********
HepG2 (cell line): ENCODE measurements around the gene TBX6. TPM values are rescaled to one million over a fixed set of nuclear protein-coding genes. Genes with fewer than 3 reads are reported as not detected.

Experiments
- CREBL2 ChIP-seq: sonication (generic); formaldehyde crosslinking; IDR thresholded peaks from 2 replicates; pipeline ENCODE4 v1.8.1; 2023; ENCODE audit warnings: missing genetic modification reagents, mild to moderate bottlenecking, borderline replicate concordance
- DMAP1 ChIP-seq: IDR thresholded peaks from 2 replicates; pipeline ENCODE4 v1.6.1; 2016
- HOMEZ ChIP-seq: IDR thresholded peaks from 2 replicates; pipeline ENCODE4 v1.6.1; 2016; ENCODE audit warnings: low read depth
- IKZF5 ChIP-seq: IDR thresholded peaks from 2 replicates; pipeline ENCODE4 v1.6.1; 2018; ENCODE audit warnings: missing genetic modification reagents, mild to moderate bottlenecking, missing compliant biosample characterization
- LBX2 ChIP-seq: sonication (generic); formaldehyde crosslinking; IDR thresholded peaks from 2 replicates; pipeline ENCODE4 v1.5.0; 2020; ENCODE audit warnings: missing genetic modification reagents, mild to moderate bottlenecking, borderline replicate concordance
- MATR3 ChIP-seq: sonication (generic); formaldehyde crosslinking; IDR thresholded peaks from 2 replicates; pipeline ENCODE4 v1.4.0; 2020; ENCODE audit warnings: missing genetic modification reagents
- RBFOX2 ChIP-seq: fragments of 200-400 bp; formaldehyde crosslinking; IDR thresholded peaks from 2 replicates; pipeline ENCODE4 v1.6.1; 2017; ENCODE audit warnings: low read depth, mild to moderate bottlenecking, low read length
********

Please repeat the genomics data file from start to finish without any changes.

HepG2 (cell line): ENCODE measurements around the gene TBX6. TPM values are rescaled to one million over a fixed set of nuclear protein-coding genes. Genes with fewer than 3 reads are reported as not detected.

Experiments
- CREBL2 ChIP-seq: sonication (generic); formaldehyde crosslinking; IDR thresholded peaks from 2 replicates; pipeline ENCODE4 v1.8.1; 2023; ENCODE audit warnings: missing genetic modification reagents, mild to moderate bottlenecking, borderline replicate concordance
- DMAP1 ChIP-seq: IDR thresholded peaks from 2 replicates; pipeline ENCODE4 v1.6.1; 2016
- HOMEZ ChIP-seq: IDR thresholded peaks from 2 replicates; pipeline ENCODE4 v1.6.1; 2016; ENCODE audit warnings: low read depth
- IKZF5 ChIP-seq: IDR thresholded peaks from 2 replicates; pipeline ENCODE4 v1.6.1; 2018; ENCODE audit warnings: missing genetic modification reagents, mild to moderate bottlenecking, missing compliant biosample characterization
- LBX2 ChIP-seq: sonication (generic); formaldehyde crosslinking; IDR thresholded peaks from 2 replicates; pipeline ENCODE4 v1.5.0; 2020; ENCODE audit warnings: missing genetic modification reagents, mild to moderate bottlenecking, borderline replicate concordance
- MATR3 ChIP-seq: sonication (generic); formaldehyde crosslinking; IDR thresholded peaks from 2 replicates; pipeline ENCODE4 v1.4.0; 2020; ENCODE audit warnings: missing genetic modification reagents
- RBFOX2 ChIP-seq: fragments of 200-400 bp; formaldehyde crosslinking; IDR thresholded peaks from 2 replicates; pipeline ENCODE4 v1.6.1; 2017; ENCODE audit warnings: low read depth, mild to moderate bottlenecking, low read length